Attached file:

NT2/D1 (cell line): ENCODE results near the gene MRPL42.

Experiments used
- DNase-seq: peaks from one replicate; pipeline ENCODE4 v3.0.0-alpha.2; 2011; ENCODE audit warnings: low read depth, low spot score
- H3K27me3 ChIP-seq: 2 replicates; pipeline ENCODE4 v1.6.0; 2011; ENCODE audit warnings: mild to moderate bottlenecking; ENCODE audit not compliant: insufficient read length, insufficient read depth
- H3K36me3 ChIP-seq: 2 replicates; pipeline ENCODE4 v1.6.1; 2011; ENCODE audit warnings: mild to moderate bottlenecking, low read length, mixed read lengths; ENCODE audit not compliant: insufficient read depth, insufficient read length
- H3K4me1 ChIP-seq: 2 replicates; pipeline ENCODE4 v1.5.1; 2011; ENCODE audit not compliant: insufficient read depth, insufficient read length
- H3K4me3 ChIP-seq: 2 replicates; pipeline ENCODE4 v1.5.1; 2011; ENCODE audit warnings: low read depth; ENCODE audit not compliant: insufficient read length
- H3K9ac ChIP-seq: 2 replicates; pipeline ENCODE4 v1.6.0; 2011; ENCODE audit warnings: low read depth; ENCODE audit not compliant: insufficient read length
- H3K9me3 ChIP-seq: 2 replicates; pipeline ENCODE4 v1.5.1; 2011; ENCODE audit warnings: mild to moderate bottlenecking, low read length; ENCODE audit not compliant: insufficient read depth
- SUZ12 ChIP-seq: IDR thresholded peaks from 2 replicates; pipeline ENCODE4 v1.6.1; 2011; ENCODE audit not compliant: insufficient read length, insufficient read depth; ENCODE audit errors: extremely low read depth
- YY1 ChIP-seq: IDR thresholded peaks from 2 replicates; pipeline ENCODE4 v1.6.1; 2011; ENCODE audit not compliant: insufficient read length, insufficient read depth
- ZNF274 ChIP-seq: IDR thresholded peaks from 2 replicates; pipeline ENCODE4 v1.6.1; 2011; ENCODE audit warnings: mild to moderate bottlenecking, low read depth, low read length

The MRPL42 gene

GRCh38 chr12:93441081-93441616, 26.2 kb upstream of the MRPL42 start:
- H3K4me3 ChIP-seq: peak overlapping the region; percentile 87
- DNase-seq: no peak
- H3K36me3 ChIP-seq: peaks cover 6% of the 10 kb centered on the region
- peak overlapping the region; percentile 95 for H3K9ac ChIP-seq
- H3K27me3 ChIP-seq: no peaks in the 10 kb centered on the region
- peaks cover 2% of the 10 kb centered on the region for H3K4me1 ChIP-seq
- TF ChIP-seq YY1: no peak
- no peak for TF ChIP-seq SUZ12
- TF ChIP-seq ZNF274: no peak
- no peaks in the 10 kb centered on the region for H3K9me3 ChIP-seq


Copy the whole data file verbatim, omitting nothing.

NT2/D1 (cell line): ENCODE results near the gene MRPL42.

Experiments used
- DNase-seq: peaks from one replicate; pipeline ENCODE4 v3.0.0-alpha.2; 2011; ENCODE audit warnings: low read depth, low spot score
- H3K27me3 ChIP-seq: 2 replicates; pipeline ENCODE4 v1.6.0; 2011; ENCODE audit warnings: mild to moderate bottlenecking; ENCODE audit not compliant: insufficient read length, insufficient read depth
- H3K36me3 ChIP-seq: 2 replicates; pipeline ENCODE4 v1.6.1; 2011; ENCODE audit warnings: mild to moderate bottlenecking, low read length, mixed read lengths; ENCODE audit not compliant: insufficient read depth, insufficient read length
- H3K4me1 ChIP-seq: 2 replicates; pipeline ENCODE4 v1.5.1; 2011; ENCODE audit not compliant: insufficient read depth, insufficient read length
- H3K4me3 ChIP-seq: 2 replicates; pipeline ENCODE4 v1.5.1; 2011; ENCODE audit warnings: low read depth; ENCODE audit not compliant: insufficient read length
- H3K9ac ChIP-seq: 2 replicates; pipeline ENCODE4 v1.6.0; 2011; ENCODE audit warnings: low read depth; ENCODE audit not compliant: insufficient read length
- H3K9me3 ChIP-seq: 2 replicates; pipeline ENCODE4 v1.5.1; 2011; ENCODE audit warnings: mild to moderate bottlenecking, low read length; ENCODE audit not compliant: insufficient read depth
- SUZ12 ChIP-seq: IDR thresholded peaks from 2 replicates; pipeline ENCODE4 v1.6.1; 2011; ENCODE audit not compliant: insufficient read length, insufficient read depth; ENCODE audit errors: extremely low read depth
- YY1 ChIP-seq: IDR thresholded peaks from 2 replicates; pipeline ENCODE4 v1.6.1; 2011; ENCODE audit not compliant: insufficient read length, insufficient read depth
- ZNF274 ChIP-seq: IDR thresholded peaks from 2 replicates; pipeline ENCODE4 v1.6.1; 2011; ENCODE audit warnings: mild to moderate bottlenecking, low read depth, low read length

The MRPL42 gene

GRCh38 chr12:93441081-93441616, 26.2 kb upstream of the MRPL42 start:
- H3K4me3 ChIP-seq: peak overlapping the region; percentile 87
- DNase-seq: no peak
- H3K36me3 ChIP-seq: peaks cover 6% of the 10 kb centered on the region
- peak overlapping the region; percentile 95 for H3K9ac ChIP-seq
- H3K27me3 ChIP-seq: no peaks in the 10 kb centered on the region
- peaks cover 2% of the 10 kb centered on the region for H3K4me1 ChIP-seq
- TF ChIP-seq YY1: no peak
- no peak for TF ChIP-seq SUZ12
- TF ChIP-seq ZNF274: no peak
- no peaks in the 10 kb centered on the region for H3K9me3 ChIP-seq